Cosmetic procedures are no longer taboo for men. These days, local plastic surgeons are seeing an increase in male patients pursuing minimally invasive cosmetic surgery, a practice that traditionally has been more common among women.
At Washington University Facial Plastic Surgery Center in St. Louis, facial plastic surgeons Dr. Gregory Branham and Dr. John Chi are experiencing an uptick in men coming in for cosmetic consultations. “We have definitely seen more men who are more open to [cosmetic surgery],” Branham says. “It is becoming more acceptable, so more men are having procedures – maybe he has a spouse who is encouraging him, or he is in a [life] transition like divorce or changing jobs.”
And nowadays, men are very informed and direct about what they want when it comes to cosmetic work, Chi explains. “Men tend to be more aware of changes and fear an overdone appearance, so they want the results to be very subtle and natural,” he says.
The cosmetic procedure process typically begins with a consultation to determine the patient’s wants and needs and establish a treatment plan, which can include both noninvasive treatments and minimally invasive surgeries.
At Ridenour Plastic Surgery in Creve Coeur, facial plastic surgeon Dr. Brock Ridenour says the most popular procedures are noninvasive treatments, such as Botox injections and injectable fillers. “They produce the subtle but noticeable results that men favor,” Ridenour says. “In women, fillers are used to create smooth skin and soft curves. In men, fillers are more often used to strengthen masculine [facial] features, such as angular cheekbones and a strong jaw line.”
Botox also is the most common treatment men request at Washington University Facial Plastic Surgery Center. Male patients, typically around the age of 40 and older, often desire Botox in two facial areas, Chi explains: around the eyes to diminish smile lines and on the forehead to soften horizontal wrinkles. Treatments take approximately 15 minutes and need to be repeated every three to six months. Patients may return to work the same day and can expect to see results in three to five days.
Another popular procedure Ridenour performs is CoolSculpting, a noninvasive body contouring treatment that uses a handheld device to precisely freeze and destroy unwanted fat cells below the surface of the skin. “Men are using [CoolSculpting] to manage fat bulges in their flanks, chest and abdomen,” he says. “The procedure is completely noninvasive and does not involve needles, scalpels or cannulas [tubes]. In one or two painless sessions, men experience permanent fat reduction in areas that have been resistant to exercise and dieting.”
Minimally Invasive Surgeries
Among the most popular minimally invasive cosmetic surgeries, men are seeking rhinoplasty, blepharoplasty, brow lifts and facelifts, local plastic surgeons say.
Rhinoplasty, also known as nose surgery, reshapes the nose to correct both function or aesthetic concerns. “Rhinoplasty is sometimes performed to correct a crooked nose deformity from sport-related trauma,” Ridenour says. “More recently, men also are seeking rhinoplasty to achieve better facial harmony and a more pleasing aesthetic appearance, often balancing a disproportionate nose with their chin and other facial features.” The procedure can last an hour to four hours and typically involves about a week of downtime for patients, where they will have stitches in their nose and wear a cast, Chi explains, adding that some bruising and swelling usually is apparent for one to four weeks.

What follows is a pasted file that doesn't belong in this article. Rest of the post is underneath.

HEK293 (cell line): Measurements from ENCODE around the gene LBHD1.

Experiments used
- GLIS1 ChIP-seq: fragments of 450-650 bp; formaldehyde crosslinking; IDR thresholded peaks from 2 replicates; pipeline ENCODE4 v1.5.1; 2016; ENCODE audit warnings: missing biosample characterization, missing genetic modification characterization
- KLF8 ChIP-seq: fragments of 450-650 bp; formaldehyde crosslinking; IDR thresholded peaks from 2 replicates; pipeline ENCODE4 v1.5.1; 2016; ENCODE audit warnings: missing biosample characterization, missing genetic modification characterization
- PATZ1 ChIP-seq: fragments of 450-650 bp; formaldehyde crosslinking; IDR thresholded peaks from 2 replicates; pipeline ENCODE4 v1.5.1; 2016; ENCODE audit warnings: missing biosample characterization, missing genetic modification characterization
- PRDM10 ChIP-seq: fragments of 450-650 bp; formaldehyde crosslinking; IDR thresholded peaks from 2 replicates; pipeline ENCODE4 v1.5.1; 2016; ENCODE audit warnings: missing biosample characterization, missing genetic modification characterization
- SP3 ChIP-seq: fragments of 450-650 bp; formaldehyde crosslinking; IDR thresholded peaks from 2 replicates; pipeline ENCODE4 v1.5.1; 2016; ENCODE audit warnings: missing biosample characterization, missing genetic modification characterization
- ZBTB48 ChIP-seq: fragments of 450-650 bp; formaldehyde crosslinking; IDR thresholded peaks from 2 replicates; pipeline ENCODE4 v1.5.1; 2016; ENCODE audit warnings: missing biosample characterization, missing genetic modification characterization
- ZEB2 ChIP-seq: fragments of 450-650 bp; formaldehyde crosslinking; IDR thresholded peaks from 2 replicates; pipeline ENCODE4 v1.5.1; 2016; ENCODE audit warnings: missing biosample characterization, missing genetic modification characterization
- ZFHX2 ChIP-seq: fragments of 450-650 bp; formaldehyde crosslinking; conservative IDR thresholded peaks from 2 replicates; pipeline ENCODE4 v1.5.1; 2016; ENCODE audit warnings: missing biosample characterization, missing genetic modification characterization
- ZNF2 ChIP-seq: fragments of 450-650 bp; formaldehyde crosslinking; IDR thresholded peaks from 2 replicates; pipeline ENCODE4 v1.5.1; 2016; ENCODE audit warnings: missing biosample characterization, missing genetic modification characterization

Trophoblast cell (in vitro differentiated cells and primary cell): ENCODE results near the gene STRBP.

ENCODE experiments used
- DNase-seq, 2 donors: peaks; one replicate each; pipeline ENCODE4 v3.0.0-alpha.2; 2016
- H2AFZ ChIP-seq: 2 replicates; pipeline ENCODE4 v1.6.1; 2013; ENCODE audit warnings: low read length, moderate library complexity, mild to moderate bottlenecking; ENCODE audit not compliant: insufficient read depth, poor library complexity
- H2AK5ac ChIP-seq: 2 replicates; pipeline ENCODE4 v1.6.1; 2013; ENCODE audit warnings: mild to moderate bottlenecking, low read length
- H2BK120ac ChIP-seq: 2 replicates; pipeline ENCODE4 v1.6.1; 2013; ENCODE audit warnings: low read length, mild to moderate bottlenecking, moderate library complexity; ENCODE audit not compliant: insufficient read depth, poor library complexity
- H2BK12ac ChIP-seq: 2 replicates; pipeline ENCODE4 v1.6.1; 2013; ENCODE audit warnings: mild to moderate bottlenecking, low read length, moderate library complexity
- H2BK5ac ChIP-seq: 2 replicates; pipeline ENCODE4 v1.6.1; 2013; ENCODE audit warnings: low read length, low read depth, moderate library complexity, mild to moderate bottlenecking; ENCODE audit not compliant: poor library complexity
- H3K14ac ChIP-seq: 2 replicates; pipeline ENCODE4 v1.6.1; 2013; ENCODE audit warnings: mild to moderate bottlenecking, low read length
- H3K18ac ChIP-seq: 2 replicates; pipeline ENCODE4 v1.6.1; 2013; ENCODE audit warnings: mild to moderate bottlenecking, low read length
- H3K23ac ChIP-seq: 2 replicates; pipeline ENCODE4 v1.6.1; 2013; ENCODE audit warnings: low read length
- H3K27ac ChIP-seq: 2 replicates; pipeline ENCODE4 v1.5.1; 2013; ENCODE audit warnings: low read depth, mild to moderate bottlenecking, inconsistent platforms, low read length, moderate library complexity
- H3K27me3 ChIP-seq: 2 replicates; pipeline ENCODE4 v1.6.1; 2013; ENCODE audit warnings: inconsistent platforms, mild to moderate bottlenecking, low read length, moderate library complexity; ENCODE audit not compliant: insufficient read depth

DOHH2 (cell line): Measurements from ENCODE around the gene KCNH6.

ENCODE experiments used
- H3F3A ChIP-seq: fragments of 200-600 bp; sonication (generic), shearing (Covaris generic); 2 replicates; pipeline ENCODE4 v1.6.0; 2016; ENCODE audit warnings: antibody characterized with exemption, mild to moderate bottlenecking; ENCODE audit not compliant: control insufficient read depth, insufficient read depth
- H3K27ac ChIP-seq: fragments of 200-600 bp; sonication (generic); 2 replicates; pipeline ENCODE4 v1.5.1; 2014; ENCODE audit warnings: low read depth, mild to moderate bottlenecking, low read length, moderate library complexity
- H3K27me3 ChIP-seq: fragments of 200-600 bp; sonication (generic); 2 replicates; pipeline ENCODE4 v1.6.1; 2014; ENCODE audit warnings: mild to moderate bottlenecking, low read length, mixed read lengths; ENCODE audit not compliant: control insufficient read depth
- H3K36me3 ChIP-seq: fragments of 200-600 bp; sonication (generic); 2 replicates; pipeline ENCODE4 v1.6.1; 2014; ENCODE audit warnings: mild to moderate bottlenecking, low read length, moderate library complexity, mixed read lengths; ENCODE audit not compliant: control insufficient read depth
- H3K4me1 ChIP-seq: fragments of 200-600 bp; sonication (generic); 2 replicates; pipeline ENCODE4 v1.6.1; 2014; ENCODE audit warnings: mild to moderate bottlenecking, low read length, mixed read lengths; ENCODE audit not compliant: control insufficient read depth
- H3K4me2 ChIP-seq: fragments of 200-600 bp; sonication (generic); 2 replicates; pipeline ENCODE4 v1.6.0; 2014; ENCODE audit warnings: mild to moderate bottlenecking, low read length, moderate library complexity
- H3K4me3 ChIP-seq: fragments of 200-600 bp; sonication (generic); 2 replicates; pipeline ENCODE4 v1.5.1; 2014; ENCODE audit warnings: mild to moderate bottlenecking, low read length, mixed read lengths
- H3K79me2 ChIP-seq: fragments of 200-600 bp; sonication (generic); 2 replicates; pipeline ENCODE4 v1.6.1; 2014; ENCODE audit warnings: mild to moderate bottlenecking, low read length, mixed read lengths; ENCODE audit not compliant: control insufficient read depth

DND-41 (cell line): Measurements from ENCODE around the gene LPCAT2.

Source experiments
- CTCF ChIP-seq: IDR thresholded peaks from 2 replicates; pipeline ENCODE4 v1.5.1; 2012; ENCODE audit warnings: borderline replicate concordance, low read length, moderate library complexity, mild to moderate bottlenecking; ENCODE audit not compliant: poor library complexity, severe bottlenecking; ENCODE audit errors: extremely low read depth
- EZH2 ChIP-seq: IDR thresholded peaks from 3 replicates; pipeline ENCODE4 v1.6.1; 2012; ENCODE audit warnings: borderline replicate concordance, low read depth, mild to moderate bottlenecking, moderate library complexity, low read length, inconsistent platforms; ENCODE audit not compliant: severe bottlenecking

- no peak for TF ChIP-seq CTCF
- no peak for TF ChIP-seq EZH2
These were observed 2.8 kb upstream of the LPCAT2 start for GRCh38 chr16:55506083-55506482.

Blepharoplasty, or eyelid surgery, takes about one to two hours to perform and entails about seven to 14 days of downtime for bruising and swelling to resolve. “Droopy eyelids make men look older, tired and less energetic,” Ridenour says. “Eyelid surgery removes excess skin from the upper eyelid and reduces puffiness and bags under the eyes that make men look worn and tired.”
Another common procedure for men is a brow lift, which reduces both the horizontal wrinkle lines across the forehead and the vertical frown lines between the eyebrows, Chi says. The procedure typically lasts about an hour and a half and requires a week of downtime.
Facelift operations, which lift and firm sagging facial tissues to restore a more naturally youthful facial appearance, also are slowly becoming more common among men, Ridenour says. In addition, more men are having breast reduction surgery to treat gynecomastia, which is swelling of the breast tissue caused by a hormone imbalance, he adds.
The best candidate for any cosmetic procedure is a relatively healthy nonsmoker with no disabling medical conditions that can impair healing, Ridenour notes. “The most successful candidates have a positive outlook, realistic goals and are not risk averse,” he says. “It’s important that men choosing cosmetic surgery must accept the importance of taking the proper time to heal, and they must agree to remain inactive in the first several critical days following surgery.” Healing time varies according to several factors, including the patient’s age, his overall health and the extent and complexity of the procedure, he adds.
As more men are becoming educated about cosmetic work, there is less stigma surrounding the subject, local plastic surgeons say. “Today’s men are more open about cosmetic surgery,” Branham says, “and they are less concerned about others knowing about a cosmetic procedure.”
Washington University Facial Plastic Surgery Center, 1020 N. Mason Road, No. 205, Creve Coeur, 314-996-3880, facialplasticsurgery.wustl.edu
Ridenour Plastic Surgery, 12460 Olive Blvd., 2nd Floor, Creve Coeur, 314-878-8600, ridenourplasticsurgery.com